posted by boyhowdy | 2:43 PM | 1 comments

The Universe Speaks Through Children 

Mysterious messages from the subconscious? No, I'm not talking about blogmeme My Little Golden Book About ZOGG. Rather, after a night and day of surely stress-induced backpain, the tiny calendar sticker that Willow planted on my coatsleeve this morning as I walked out the door shows a headless, armless, naked back with white spine visible. The caption? Chiropractor.

Couldn't have been deliberate on her part -- sure she's abnormally bright, but no two year old could have made that connection. No, out of a hundred mostly holiday-oriented labels, that particular sticker just...came up, ominously. Maybe the universe is trying to tell me something.

UPDATE 3:35 pm: Calendar As Culture

Home for lunch to discover the wee one had stickered her indoor universe with the rest of the calendar stickers. Interestingly, upon further examination, it becomes clear that the rest of the stickers were not merely holiday oriented, but comprehensive to a fault.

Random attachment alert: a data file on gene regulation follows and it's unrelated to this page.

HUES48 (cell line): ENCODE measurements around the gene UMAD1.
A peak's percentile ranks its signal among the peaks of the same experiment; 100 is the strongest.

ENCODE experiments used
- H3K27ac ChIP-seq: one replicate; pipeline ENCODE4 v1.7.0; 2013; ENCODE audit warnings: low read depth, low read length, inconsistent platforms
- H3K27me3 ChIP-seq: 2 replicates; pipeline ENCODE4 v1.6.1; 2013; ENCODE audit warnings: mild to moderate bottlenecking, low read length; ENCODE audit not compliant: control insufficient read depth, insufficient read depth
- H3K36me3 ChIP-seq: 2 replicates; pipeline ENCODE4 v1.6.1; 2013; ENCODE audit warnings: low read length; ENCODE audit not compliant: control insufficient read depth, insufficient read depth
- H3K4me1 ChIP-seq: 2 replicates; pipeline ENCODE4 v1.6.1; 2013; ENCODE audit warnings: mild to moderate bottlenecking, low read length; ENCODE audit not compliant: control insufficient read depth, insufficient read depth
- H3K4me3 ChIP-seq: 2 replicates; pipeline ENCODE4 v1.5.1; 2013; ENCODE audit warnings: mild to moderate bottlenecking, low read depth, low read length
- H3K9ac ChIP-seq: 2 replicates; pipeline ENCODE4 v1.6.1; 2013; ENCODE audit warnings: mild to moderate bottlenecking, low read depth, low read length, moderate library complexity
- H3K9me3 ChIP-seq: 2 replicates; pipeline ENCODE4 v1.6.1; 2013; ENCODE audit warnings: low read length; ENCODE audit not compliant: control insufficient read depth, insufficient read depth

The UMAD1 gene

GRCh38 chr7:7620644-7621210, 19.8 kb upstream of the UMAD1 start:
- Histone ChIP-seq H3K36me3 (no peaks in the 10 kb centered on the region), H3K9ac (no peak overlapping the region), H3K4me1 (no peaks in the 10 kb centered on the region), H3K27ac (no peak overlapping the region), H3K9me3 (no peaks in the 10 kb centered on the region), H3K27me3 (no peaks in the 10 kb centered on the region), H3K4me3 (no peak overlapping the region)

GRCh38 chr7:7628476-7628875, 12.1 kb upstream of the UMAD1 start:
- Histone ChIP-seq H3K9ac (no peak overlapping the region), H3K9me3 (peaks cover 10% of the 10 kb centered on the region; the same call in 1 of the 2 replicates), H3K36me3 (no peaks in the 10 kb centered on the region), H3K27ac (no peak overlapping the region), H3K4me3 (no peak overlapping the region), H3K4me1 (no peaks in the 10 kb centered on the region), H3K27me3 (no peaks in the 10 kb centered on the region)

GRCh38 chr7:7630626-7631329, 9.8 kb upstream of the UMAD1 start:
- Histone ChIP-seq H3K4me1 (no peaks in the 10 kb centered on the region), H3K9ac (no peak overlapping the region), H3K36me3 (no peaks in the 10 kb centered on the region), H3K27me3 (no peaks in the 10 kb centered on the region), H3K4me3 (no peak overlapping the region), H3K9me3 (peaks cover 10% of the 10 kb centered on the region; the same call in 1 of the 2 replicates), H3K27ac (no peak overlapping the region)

The hidden messages are more ominous than before. Taken as a set, a dubious lifestyle emerges:
  • There are 8 "hair/nails appointment" stickers, but only four say "flowers."

  • 4 stickers for "pet care," but only one "Vet."

  • As many auto service stickers as Doctor's visits and prescription pick-ups combined.

  • 4 stickers for "special worship" show hands clasped in clearly Christian prayer.

  • 2 plumber/electrician stickers, and 2 "furnace/AC maintenance" stickers.

They're all over the house. The kitchen stool says "hunting season." A jail-like school, door laden with huge padlock, proudly proclaims "no school" from atop my slippers; 7 more sprinkle the nearby stairs.